The feeling of long term store ownership might be described as failing upwards. There are regular setbacks, characterized by the phrase, two steps forward, one step back. The saddest thing ever, I think, would be to look up after ten or twenty years, and see things exactly the same. You are the same. The store is the same. The money is the same. You are the victim of a Buy-A-Job. Top stores, those failing upwards, are run by owners who believe they are heading in a positive direction and they work towards that progress. How do you work towards progress?
First, invest in yourself. Besides paying yourself from day one, which means having a larger startup budget, you want to invest a percentage of your income for retirement. This might seem extravagant, but honestly, when else will you do it? Retirement savings can also be used for buying a home, college, or a number of other investments in yourself. Starting younger means you won't have to scramble when you've finally "made it" in this trade.
Investing in yourself also means learning new skills. This is going to happen anyway when you first start a business, but regular personal development of your skillset is harder over time. I'm currently paying someone for graphic design work and I'm about to hand over my website to an employee. This is mostly because I've lost interest. I'm instead working on learning Spanish and RV repair. My eye is not on the ball.
Second, invest in your store. Avoid purchases that don't add value. My investors describe this as "pimp value," or what today we might call flexing. Buying a van and wrapping it as a billboard, a vintage pinball machine, or yet another rubber statue is pimp value. Now that we've tripled our inventory and seen what true investment can do for us, pimp value is clearly seen as net profit deferral. Avoid pimp value. Flex with profit.
The most solid store investment you can make is more inventory. Even bad inventory that underperforms is better than pimp value. Avoid spending money on Other Peoples Property. We spent $160K expanding our game space to a second floor, just in time for the Magic boom to end. We paid it off during COVID, and event attendance may never fully recover. When we one day move out of our space, our landlord will likely tear down our second floor. It's that idiosyncratic to our operation.
Third, use systems to invest. Give yourself a salary based on a dynamic number. My salary is based on the low end of the average range of a retail store manager. This lets me increase it over time without feeling like I'm taking too much. This is not all of my take home pay, but it's the baseline I can take, even during hard times. After you have a salary, take a percentage of your income and invest it in a 401K or IRA. The ideal number is supposedly 15-20%. If you can't possibly imagine doing that right now, try 1%. Then increase it slowly. Anything is good.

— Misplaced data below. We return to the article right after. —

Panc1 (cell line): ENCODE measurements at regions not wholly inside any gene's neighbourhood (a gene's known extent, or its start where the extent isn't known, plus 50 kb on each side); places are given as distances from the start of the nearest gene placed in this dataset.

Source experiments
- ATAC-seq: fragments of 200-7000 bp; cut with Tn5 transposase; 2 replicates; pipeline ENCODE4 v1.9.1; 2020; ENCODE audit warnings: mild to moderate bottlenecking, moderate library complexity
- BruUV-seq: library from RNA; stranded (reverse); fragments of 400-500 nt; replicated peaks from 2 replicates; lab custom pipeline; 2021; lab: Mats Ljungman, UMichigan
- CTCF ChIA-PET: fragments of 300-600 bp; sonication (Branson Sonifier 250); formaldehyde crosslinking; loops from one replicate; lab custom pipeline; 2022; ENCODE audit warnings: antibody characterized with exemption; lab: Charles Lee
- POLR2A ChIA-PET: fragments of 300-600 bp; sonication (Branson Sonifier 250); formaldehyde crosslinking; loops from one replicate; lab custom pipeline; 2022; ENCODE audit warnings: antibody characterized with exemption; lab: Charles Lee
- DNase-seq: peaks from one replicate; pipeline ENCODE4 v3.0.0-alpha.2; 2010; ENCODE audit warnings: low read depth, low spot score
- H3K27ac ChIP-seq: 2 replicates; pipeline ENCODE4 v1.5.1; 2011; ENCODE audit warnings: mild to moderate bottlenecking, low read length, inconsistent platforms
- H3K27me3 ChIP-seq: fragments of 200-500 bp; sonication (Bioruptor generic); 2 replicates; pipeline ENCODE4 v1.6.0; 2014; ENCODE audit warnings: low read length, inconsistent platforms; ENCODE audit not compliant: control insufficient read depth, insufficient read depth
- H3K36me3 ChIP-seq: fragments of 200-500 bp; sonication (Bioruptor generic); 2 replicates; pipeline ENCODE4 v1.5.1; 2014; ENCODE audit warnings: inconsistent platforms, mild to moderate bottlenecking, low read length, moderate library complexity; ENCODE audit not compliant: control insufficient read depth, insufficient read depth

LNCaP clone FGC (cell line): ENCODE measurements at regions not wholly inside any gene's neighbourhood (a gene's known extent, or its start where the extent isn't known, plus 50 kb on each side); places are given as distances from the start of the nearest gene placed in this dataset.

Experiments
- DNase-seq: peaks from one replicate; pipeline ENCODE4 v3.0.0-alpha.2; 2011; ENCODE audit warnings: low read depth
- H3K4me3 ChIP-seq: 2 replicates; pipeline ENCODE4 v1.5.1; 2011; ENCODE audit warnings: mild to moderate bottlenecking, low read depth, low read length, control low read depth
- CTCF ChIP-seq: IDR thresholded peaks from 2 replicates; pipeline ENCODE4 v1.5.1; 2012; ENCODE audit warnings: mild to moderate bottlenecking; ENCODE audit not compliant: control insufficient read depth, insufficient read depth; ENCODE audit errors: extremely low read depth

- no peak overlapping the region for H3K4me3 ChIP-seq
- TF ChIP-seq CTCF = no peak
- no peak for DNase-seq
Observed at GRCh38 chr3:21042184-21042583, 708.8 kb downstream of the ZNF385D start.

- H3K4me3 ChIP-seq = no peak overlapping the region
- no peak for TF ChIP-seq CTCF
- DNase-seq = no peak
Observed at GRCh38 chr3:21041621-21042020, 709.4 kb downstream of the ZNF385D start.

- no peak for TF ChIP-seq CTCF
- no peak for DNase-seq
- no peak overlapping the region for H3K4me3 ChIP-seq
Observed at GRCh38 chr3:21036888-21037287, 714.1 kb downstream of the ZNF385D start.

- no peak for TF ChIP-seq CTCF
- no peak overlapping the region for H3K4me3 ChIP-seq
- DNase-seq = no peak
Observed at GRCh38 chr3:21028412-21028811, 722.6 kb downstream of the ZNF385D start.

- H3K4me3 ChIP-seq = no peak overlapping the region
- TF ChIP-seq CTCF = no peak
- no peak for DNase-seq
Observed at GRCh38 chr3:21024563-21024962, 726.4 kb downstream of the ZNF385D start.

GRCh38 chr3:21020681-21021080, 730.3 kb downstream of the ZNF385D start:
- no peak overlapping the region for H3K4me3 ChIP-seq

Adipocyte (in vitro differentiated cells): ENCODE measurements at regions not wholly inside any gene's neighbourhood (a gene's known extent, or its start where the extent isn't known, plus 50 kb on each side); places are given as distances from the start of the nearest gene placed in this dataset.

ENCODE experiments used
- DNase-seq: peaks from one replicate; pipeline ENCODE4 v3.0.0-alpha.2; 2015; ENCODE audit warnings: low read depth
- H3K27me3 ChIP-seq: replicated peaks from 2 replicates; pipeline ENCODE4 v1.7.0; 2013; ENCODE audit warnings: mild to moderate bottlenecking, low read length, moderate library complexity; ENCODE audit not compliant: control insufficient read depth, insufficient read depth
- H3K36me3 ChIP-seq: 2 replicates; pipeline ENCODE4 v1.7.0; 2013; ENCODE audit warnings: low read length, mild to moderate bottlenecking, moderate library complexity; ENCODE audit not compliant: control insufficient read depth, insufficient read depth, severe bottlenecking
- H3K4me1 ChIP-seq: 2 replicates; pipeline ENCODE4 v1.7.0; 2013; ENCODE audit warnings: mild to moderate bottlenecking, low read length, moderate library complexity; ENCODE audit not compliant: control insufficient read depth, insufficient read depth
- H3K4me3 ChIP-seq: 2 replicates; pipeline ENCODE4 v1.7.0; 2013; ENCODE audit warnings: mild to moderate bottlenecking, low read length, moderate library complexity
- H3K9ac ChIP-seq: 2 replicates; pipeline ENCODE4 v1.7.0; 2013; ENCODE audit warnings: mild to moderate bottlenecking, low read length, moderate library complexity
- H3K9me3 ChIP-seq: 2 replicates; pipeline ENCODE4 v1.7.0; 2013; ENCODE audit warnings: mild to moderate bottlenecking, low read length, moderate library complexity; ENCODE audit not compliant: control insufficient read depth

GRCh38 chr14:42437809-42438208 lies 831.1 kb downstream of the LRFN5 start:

After you've paid yourself, repeat this process with your business. Take another percentage for operational improvements and inventory increases. This is easy to do during your windfall months, like the summer or after the holidays. A 10% inventory increase has been my guideline for a while. I'm always progressing if my inventory is increasing. This also lets me play with inventory performance metrics as a means to increase profit. It's not just more stuff, it's an engine for profitability and a way to keep me engaged.
Pro Tip: Take 10% of your net profit and put it aside for improvements and repairs. Early on when profits are thin, it might seem all your profit goes to improvements and repairs. Eventually you'll get a handle on entropy. The goal is to find yourself sitting around a table with staff and scratching your heads because you don't know how to improve the store further. You've done all the projects on your white board so you'll need to get creative. This is where you want to be! Watch your store become a leader in the field, rather than worrying about a broken toilet.
These might seem like small things, but that's the point. You sacrifice a small amount here and there for big results later. Finally, don't be afraid to take home your net profit. Remember that the R in ROI is Return. If you aren't taking money out in the form of profit, I think you're doing it wrong. Enjoy your life. Develop hobbies outside of gaming. Take care of your health. Plan a vacation that's not to a trade show. You don't need to take pride in your success, but you certainly don't owe anyone an explanation.
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